Phyllis Gore flashes a huge, proud smile when she talks about her restaurant, Philly's Scratch Kitchen.

"Everybody calls me Philly," she explains. "Growing up, I didn't like 'Phyllis,'" Gore says, laughing aloud.

Gore says the restaurant is her baby.

"I've always, always, always loved cooking," she said. "I've always wanted to cook."

Gore was in the military for nine years, and spent three years in law enforcement.

"Being in the military and doing a lot of police work and criminal justice work, I never really got to take a break and just do what I love," she said. "So I moved back to Ada two years ago, and I decided that I just wanted to cook. I started out trying to get a food truck."

Gore said her searched ended when she spotted a small kitchen for sale in the 400 block of East 12th Street.

"The minute I walked in, I said, 'This is the perfect spot to get started,'" Gore said.

Gore says she didn't know what kind of food she wanted to cook.

"I just wanted to showcase everything that I could do," she said, "so that's why we don't really have a set menu. We kind of just go with the weather, and how we feel that day. I like to do a lot of farm-to-table concepts, in the summer especially, with the Farmer's Market. I like to use local produce, anything as fresh as possible. That's how I cook here."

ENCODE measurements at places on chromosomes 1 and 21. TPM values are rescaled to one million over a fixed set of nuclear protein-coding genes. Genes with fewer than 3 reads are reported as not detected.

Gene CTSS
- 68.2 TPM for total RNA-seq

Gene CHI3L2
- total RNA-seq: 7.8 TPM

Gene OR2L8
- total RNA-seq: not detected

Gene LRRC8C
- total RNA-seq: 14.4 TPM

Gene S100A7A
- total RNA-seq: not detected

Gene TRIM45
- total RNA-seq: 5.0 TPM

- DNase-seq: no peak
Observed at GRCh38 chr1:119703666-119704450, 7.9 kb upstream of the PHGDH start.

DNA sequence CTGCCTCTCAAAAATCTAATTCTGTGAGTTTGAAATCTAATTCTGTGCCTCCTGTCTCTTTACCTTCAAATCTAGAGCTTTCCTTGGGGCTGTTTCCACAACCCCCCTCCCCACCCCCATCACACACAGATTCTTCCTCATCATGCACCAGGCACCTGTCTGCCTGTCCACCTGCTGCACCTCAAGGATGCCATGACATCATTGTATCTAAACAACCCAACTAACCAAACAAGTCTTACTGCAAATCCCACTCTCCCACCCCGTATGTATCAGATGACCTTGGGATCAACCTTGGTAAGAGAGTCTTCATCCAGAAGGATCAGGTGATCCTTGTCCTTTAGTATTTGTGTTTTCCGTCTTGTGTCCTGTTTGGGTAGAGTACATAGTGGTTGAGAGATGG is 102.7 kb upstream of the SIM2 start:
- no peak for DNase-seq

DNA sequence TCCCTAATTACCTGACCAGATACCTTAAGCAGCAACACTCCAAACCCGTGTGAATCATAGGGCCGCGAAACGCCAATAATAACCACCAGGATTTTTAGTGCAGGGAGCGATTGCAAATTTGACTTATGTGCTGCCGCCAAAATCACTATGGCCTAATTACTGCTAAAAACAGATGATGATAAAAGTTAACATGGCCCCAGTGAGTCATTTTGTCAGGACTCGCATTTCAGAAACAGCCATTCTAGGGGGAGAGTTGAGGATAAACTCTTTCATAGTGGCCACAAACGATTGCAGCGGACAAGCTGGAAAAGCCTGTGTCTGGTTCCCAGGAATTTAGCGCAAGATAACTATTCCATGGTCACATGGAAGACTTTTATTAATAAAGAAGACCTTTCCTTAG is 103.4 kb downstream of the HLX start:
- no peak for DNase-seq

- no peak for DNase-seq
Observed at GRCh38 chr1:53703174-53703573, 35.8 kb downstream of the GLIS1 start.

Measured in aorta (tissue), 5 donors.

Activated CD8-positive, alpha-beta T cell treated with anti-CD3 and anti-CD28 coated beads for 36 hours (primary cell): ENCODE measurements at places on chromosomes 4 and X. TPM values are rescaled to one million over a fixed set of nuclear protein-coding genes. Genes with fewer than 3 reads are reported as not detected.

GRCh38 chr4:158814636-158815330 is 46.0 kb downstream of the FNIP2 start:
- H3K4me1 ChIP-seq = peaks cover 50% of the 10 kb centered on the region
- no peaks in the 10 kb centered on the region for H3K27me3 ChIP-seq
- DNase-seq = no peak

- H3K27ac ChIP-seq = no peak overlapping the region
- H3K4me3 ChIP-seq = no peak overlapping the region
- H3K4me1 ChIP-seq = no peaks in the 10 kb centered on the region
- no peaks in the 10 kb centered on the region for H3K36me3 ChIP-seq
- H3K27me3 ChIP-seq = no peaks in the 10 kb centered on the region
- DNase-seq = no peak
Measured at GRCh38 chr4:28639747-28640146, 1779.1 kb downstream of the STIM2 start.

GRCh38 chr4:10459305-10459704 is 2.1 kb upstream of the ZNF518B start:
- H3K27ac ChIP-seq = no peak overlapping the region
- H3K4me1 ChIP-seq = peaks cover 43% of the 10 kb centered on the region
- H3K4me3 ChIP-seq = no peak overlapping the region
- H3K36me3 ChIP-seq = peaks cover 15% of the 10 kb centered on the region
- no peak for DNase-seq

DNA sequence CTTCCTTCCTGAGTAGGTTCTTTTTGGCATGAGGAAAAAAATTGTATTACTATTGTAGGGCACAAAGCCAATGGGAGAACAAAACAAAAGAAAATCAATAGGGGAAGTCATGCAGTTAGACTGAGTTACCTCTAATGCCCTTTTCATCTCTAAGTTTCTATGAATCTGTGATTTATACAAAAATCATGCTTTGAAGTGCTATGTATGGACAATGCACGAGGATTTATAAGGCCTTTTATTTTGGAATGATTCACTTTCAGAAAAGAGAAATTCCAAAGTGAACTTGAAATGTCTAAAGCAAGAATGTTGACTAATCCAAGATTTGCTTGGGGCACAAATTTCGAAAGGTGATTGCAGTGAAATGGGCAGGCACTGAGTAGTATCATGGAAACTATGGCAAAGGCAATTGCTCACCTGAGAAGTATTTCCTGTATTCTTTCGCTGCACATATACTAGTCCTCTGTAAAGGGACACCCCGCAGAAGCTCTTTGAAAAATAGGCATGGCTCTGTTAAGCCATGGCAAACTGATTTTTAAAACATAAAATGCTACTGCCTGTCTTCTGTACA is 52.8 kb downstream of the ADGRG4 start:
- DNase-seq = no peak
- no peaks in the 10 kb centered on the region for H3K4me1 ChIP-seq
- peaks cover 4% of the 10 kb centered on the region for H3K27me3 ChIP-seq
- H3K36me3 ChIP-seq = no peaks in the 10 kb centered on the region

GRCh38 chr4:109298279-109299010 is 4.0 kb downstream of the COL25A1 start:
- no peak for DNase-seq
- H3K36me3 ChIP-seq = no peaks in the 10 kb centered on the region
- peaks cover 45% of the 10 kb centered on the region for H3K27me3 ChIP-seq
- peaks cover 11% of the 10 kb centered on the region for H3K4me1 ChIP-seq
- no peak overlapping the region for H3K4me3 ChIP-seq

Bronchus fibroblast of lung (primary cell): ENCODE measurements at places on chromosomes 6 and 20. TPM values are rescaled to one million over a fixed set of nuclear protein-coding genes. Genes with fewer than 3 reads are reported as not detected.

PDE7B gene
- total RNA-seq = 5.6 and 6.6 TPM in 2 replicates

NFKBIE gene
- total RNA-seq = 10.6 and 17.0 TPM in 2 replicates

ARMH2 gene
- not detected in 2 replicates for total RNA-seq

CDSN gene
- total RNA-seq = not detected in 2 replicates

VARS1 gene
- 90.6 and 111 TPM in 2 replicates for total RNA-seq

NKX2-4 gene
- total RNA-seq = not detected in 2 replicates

Gore says even when she orders from her vendors, she tries to get fresh food instead of frozen.

"We offer a lot of vegan concepts, a lot of vegetarian concepts, to provide options for everybody in town, for people who are wanting to eat differently," Gore added. "I see Ada as a kind of food desert in a sense. A lot of ethnic groups aren't represented. We don't have Korean food. We don't have Thai food. We don't have Soul Food. So those are the types of foods that I strive to have on my menu every day. I try to put diversity into each menu. I'm trying to do something different than anyone else is around town, just because I want to represent those other food groups.

A daily menu for Gore's restaurant is available at and via Facebook.

Black History Month

"I think of Black History Month as just being a time of reflection for us," Gore said. "We get to see the legacy of those who've gone before us, the knowledge that they left, the information that they left for the next generation of us to learn from."

Gore says she doesn't like to dwell on the negative aspects of Black History Month.

"I try to look at it with a more positive approach, to know that there is so much wealth and knowledge out there that we can tap into," Gore said.

"For me, Black history, personally, I'm making Black history for my own family right now," Gore said. "I'm the first person in my family to own a restaurant. Everyone in my family cooks, but no one got to actually own a restaurant. So for me, this is part of that Black history. Maybe I'll leave a legacy for my children (Gore has four), or maybe inspire someone else, another person of color to come and open up another restaurant or do something like that.

"I'm really happy that Ada is receptive to my style of cooking," Gore said. "I've been so thankful to the community for being open to us."

Trending Video

Recommended for you